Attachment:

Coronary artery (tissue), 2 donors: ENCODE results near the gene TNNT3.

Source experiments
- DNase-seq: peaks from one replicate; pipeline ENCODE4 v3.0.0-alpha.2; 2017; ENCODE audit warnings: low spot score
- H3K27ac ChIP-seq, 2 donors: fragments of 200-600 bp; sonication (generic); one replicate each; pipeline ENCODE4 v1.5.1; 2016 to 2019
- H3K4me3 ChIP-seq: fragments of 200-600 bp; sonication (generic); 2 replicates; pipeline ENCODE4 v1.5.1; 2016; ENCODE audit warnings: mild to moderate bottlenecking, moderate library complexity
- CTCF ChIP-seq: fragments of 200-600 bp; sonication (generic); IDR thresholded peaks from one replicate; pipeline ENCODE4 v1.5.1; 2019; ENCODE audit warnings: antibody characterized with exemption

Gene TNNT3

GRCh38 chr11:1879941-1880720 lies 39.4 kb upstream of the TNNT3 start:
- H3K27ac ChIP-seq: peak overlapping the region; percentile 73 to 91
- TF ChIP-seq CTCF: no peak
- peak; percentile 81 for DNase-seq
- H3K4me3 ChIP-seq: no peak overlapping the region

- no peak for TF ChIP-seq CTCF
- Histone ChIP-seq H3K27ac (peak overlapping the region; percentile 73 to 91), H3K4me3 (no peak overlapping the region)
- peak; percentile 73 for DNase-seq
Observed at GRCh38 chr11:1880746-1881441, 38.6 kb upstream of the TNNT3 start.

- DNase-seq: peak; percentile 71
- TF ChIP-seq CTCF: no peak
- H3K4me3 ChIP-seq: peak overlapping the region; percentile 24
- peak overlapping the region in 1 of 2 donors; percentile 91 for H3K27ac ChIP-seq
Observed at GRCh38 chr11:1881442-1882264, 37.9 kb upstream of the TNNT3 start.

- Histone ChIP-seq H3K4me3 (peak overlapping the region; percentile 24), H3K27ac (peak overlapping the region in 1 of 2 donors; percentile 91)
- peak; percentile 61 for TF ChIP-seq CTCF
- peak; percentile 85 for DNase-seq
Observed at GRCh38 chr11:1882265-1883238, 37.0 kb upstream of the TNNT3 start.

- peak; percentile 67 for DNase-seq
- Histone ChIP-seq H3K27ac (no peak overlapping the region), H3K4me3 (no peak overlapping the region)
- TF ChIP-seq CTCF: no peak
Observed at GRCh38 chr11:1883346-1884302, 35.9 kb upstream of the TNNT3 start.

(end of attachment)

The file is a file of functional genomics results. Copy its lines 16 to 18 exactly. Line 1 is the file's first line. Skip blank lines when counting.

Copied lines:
Observed at GRCh38 chr11:1880746-1881441, 38.6 kb upstream of the TNNT3 start.

- DNase-seq: peak; percentile 71
- TF ChIP-seq CTCF: no peak